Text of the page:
Stabilization exercise compared to general exercises or manual therapy for the management of low back pain: A systematic review and meta-analysis
Neto MG, Lopes JM, Conceição CS, Araujo A, Brasileiro A, Sousa C, Carvalho VO, & Archanjo FL. Physical Therapy in Sport. 2016; Epub ahead of print Accepted August 9, 2016. doi: 10.1016/j.ptsp.2016.08.004
- Stabilization exercises improved pain and disability compared with general exercises.
- Stabilization exercises does not provide greater benefit than manual therapy for pain and disability.
- Stabilization exercises or manual therapy should be considered a mode of treatment.
- Methodologically sound studies on the efficacy of stabilization exercises are warranted.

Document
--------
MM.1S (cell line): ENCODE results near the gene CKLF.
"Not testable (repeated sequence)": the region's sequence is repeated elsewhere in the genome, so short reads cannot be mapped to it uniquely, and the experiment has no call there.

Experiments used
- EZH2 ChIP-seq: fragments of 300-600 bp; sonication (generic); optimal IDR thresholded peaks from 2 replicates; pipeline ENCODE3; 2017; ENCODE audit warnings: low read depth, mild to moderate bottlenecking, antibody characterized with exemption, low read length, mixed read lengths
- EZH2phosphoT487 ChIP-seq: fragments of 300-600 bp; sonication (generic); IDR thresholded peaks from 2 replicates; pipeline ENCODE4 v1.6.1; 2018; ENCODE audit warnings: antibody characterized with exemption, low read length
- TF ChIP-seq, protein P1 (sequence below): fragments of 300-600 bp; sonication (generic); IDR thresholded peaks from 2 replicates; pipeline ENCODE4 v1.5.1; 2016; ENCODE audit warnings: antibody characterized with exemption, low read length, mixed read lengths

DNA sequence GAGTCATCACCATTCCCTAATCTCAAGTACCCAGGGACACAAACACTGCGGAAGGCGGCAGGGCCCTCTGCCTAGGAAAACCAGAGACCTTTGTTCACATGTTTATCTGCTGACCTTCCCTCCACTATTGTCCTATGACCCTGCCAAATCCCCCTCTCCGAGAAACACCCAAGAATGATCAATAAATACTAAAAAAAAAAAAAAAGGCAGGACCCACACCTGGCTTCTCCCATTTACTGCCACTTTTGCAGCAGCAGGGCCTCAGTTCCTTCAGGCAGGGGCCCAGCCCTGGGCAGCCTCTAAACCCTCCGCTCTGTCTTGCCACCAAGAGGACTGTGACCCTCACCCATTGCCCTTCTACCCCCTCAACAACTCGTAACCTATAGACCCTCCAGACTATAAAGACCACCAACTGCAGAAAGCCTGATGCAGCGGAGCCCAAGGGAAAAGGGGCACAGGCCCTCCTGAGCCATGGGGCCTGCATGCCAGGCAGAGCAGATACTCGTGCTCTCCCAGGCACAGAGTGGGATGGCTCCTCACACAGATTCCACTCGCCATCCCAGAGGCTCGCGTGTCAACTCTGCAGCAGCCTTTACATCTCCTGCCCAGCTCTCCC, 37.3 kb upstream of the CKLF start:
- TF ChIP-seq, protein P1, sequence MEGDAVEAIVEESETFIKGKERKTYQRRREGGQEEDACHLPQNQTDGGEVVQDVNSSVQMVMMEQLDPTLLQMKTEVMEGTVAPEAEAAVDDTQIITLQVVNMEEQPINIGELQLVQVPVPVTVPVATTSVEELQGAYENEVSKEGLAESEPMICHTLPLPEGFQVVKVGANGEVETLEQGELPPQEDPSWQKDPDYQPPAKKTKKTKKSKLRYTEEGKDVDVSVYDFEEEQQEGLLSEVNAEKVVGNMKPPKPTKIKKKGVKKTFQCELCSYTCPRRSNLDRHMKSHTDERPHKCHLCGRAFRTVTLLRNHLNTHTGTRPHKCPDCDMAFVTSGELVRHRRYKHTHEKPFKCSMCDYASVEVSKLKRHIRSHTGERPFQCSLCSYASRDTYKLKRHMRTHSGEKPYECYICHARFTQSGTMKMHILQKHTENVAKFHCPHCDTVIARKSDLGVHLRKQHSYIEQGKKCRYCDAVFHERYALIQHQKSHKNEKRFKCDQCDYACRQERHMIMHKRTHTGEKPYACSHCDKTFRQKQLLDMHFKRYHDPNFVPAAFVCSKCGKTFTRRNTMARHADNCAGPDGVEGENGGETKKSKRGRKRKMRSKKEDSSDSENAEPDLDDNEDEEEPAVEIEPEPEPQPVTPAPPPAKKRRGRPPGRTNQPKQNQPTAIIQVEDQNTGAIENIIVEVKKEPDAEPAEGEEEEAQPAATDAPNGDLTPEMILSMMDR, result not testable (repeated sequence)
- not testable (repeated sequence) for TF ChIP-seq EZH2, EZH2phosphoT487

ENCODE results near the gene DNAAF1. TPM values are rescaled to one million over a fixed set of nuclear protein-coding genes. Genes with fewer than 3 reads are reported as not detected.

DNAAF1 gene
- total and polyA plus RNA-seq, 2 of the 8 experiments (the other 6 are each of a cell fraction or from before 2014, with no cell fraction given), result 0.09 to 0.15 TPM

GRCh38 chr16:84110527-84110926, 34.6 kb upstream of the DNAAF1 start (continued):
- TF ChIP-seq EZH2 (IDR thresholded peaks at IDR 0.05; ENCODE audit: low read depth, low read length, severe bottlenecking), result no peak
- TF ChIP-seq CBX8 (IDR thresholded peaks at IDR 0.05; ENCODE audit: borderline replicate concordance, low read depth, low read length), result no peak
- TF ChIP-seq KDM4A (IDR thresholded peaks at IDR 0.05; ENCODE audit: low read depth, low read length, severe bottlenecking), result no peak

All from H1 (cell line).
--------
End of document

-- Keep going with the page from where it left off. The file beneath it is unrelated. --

The authors performed performed a systematic review with a meta-analysis to examine the efficacy of stabilization exercises versus general exercises or manual therapy in patients with low back pain. While supervised exercise including stabilization training is often recommended for people with chronic non-specific low back pain. There is however, conflicting research as to whether it is successful in reducing pain and disability. The authors conducted a systematic review and meta-analysis of randomized clinical trials among people without leg pain and with low back symptoms for > 3 months. They evaluated the quality and outcomes of 11 trials, which had 413 participants with stabilization exercises, 297 with general exercises, and 185 with manual therapy. Stabilization exercises may provide greater benefit than general exercise for pain reduction and improvement in disability. Stabilization exercise improved pain with a WMD of −1.03 (95% CI: −1.29 to −0.27) and improved disability with a WMD of −5.41 (95% CI: −8.34 to −2.49). There were no significant differences in pain and disability scores among participants in the stabilization exercise group compared to those in the manual therapy group. Overall, the authors found that participants who completed stabilization exercises had greater pain and disability improvements in comparison to general exercises. However, there were no differences in function reported. The authors concluded that the findings of this this research does reinforce the concept that stabilization exercises or manual therapy may be a better choice for chronic non-specific low back pain than general exercises for improving outcomes. Stabilization exercises were as efficacious as manual therapy in decreasing pain and disability and should be encouraged as part of musculoskeletal rehabilitation for low back pain.